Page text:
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New York Mayor Kicks Off Publicity Push

August 19, 2004

ATHENS, Greece (AP) _ Loudspeakers played ``New York New York″ as Mayor Michael Bloomberg kicked off a publicity push for the city’s bid to host the 2012 Summer Olympics. With his entourage in tow, hizzoner started a three-day visit to Athens and toured some of the venues, including the aquatic center and velodrome.

``It’s spectacular. When two years ago you saw a hole in the ground, today there’s something that is going to last,″ he said.

Preparations for the Athens Games were delayed for three years when officials failed to start construction on time because of bureaucracy and political infighting.

``We can learn a lot about building things. The Athens community in the last two years did a job that nobody, nobody thought they could do,″ Bloomberg said.

Security personnel hustled to keep up with the mayor, whispering in Greek that they should have been informed he was inside the facilities.

All the cities vying for the 2012 Games _ New York, Paris, London, Madrid and Moscow _ are represented at the Olympics.

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PALESTINE SWIMMER: A frigid, makeshift pool wasn’t exactly the best place to train for the Olympics. Still, Rad Aweisat was disappointed by his showing.

The Palestinian swimmer struggled to finish the 100-meter butterfly in 1 minute, 1.60 seconds _ nearly 11 seconds off the world record and the worst time among 59 competitors in the event.

``I feel very bad,″ said the 17-year-old high school student. ``I don’t know what happened. Maybe I’m unlucky. All the time unlucky.″

Before the games, Aweisat failed to meet the Olympic qualifying standard of 58 seconds. His best time was 58.95, but he got a trip to Athens as part of a program that lets athletes from developing countries compete.

Aweisat hopes to return to the Olympics in 2008, but needs to improve his training conditions. That’s unlikely since he lives with the omnipresent threat of violence.

``Sometimes when I go training, I don’t know if I’ll get back home or not,″ Aweisat said. ``Someone may shoot you.″

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WHOSE OWLS?: On a soccer field near the Main Press Center is a colorful ocean of blue, yellow, black, green and red owls.

Yes, owls _ 10,000 of them.

The display is one of those conceptual artworks that always crop up at the Olympics. This one, by German artist Ottmar Horl, features a flock of 12-inch sculpted plastic owls set up like bowling pins in the pattern and colors of the Olympic rings.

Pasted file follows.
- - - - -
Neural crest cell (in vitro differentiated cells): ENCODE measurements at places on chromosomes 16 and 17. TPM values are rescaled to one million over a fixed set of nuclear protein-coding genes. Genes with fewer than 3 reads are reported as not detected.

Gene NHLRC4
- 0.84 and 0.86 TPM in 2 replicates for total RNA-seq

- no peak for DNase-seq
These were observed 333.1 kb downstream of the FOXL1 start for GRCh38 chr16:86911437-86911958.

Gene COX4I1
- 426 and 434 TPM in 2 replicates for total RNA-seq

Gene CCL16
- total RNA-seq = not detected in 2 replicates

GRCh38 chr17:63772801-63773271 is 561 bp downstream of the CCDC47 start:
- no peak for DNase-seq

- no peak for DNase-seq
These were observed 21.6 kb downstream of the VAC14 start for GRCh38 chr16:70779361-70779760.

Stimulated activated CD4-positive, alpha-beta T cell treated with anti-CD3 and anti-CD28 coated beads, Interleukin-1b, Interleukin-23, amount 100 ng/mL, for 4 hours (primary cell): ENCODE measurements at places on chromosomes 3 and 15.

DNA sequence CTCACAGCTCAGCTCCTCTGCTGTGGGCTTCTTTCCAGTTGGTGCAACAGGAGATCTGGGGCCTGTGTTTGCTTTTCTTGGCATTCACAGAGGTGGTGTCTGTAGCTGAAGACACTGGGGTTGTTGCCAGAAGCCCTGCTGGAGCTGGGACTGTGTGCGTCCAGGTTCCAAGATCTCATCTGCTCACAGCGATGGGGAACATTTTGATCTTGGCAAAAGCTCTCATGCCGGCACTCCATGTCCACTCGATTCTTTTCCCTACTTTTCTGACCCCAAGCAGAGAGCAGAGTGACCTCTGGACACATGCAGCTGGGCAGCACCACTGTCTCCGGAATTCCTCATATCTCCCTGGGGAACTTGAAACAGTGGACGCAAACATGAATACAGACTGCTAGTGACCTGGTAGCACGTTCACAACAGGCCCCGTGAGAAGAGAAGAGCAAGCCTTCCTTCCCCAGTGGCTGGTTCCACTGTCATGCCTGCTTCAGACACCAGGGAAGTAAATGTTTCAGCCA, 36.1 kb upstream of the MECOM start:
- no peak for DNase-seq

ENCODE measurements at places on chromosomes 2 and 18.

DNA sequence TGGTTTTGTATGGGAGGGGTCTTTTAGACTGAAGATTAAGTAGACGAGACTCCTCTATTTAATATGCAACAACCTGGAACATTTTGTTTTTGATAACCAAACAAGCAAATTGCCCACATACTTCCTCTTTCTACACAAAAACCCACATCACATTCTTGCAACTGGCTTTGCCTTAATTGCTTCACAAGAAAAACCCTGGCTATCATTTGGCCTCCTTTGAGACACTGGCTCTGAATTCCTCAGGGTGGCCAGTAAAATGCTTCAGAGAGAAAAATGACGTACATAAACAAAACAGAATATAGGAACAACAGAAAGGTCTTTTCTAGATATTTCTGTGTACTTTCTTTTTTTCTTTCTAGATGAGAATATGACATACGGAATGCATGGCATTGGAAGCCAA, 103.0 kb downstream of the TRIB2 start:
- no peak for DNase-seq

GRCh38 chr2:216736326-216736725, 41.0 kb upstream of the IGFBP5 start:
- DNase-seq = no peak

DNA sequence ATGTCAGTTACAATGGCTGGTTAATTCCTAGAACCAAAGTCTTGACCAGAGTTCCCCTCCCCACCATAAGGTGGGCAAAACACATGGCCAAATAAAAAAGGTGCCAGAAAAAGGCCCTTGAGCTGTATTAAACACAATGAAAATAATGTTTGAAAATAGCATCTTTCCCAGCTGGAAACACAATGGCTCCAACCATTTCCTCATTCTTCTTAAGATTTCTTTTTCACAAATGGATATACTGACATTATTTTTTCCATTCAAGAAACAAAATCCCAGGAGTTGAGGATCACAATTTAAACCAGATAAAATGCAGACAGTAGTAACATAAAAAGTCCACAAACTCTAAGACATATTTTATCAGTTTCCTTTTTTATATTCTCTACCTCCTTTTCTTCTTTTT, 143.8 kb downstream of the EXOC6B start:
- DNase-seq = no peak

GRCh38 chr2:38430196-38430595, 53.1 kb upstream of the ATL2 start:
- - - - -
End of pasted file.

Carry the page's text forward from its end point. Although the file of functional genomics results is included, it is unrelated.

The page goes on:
``That’s what the Olympics are all about. To have fun,″ said Gerrit Mueller-Ruester, tending the German Chamber of Commerce stand at the entrance.

The concept comes from an old Greek saying: ``Who brought the owls to Athens?″ Introduced about 414 B.C. by the poet Aristophanes, the words evolved into a proverbial saying to represent anything that is overly abundant.

Owls were once common in Athens and appeared on city coins. Live owls are hard to find, but they can still be found on 1 euro coins.

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GOLDEN GIRL: Stacy Dragila has gold, even before the track and field competition starts.

The winner of the first women’s pole vault competition in Sydney four years ago, Dragila has borrowed a page from Michael Johnson’s book on shoe design.

Gold patches are featured on the front and back of her running shoes, while the Velcro flap at the front has an imprint of her signature ``stick figure pole vaulter″ design. The shoes have bits of red, white and blue to represent the United States.

It’s reminiscent of Johnson’s all-gold sprint shoes from earlier Olympics.

``To have that gold on my shoes, I feel privileged,″ Dragila said. ``So now I have to go and get it done.″

Dragila won pole vaulting’s first two outdoor world championships but faces stiff competition in Athens from Svetlana Feofanova and Yelena Isinbayeva. The two Russians set the world record three times in five weeks, the last at 16-0 3/4 feet on July 30 in London.

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SIZZLING SOLES: Brazilian beach volleyball star Adriana Behar complained that her bare feet were burning in sizzling sand during a match with Cuba.

She asked Greek referee Fani Katsavouni if the sand could be watered with hoses, but she refused.

``It was hot, very hot,″ said Behar, a 2000 silver medalist with Shelda Bede.

The second-seeded Brazilians defeated Cubans Larrea Paraza and Fernandez Grasset 21-14, 21-19.

Venue competition manager Nikolaos Sofianos said players are allowed to ask for the sand to be watered, but the referee can say no.

A post-match box score said the temperature at the time of the match was 80 degrees. Tournament organizers are not monitoring the temperature of the sand.

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